Newspaper readership figures make grim reading

By John Reynolds, brandrepublic.com, Tuesday, 01 March 2011 09:00AM

The Daily Telegraph, The Times and the Daily Mirror all lost more than 200,000 readers between 2009 and 2010, according to new data from the National Readership Survey (NRS).

NRS data: readership figures for most titles make grim reading

NRS data: readership figures for most titles make grim reading

The NRS canvasses more than 36,000 people to build a national estimate of how many readers have read a particular newspaper. It differs to The Audit Bureau of Circulations (ABCs), which reports the number of copies sold.

The figures, for the most part, will make grim reading for newspaper publishers, although it was not bad news all round.

The Daily Mirror registered a daily average readership of 3.09 million in the 12 months from January to December 2010, down 338,000 on 2009.

The Daily Telegraph registered 1.68 million, down 224,000 on the year, while The Times registered 1.57 million, down 208,000.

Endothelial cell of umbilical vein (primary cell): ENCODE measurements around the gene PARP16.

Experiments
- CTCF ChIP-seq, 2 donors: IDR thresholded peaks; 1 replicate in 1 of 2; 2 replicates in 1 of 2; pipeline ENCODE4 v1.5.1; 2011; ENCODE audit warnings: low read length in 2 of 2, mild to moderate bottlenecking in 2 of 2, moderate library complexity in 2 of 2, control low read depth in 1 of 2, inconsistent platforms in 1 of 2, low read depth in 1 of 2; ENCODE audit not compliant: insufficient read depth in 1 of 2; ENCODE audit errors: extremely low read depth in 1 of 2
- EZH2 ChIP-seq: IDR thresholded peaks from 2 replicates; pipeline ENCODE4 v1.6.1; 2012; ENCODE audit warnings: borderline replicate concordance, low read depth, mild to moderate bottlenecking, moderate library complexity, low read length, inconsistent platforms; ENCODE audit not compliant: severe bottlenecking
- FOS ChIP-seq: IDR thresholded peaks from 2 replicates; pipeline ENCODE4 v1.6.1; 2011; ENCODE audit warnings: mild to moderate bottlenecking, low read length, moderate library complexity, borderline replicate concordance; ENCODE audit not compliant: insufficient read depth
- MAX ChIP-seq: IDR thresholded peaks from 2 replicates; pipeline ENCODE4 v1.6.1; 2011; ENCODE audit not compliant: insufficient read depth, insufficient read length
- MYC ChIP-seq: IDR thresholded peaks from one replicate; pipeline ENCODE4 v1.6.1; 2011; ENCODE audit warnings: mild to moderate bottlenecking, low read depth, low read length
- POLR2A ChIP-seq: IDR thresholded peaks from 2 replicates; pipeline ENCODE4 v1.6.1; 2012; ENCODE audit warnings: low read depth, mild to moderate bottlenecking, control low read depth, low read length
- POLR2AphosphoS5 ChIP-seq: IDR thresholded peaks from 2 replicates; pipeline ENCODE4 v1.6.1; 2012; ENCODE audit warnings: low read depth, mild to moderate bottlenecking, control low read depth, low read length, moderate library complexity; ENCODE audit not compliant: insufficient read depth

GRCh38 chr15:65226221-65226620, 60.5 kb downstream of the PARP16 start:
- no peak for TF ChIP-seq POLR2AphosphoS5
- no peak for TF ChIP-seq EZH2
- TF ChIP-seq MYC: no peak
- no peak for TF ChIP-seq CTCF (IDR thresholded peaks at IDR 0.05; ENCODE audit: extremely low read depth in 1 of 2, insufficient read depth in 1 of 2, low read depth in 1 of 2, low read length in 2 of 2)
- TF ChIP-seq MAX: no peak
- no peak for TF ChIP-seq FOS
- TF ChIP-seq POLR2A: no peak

Things were better for The Sun – the most widely read national newspaper – and The Daily Star, which barely lost any readers in the period, recording average daily readership figures of 7.72 million and 1.57 million respectively.

Richard Desmond, the boss of The Daily Star, has been in a long-standing cover price war with The Sun, in a bid to pinch readers from its rival.

The Guardian lost only 43,000 readers to record an NRS figure of 1.1 million, while The Independent lost 139,000 readers to come in at 532,000.

In the mid-market, the Daily Mail recorded an average daily readership of 4.74 million, down 192,000, while Desmond's Daily Express lost 150,000 readers to 1.43 million.

This article was first published on brandrepublic.com

X

You must log in to use Clip & Save

Before commenting please read our rules for commenting on articles.

If you see a comment you find offensive, you can flag it as inappropriate. In the top right-hand corner of an individual comment, you will see 'flag as inappropriate'. Clicking this prompts us to review the comment. For further information see our rules for commenting on articles.

comments powered by Disqus

Additional Information

Campaign Jobs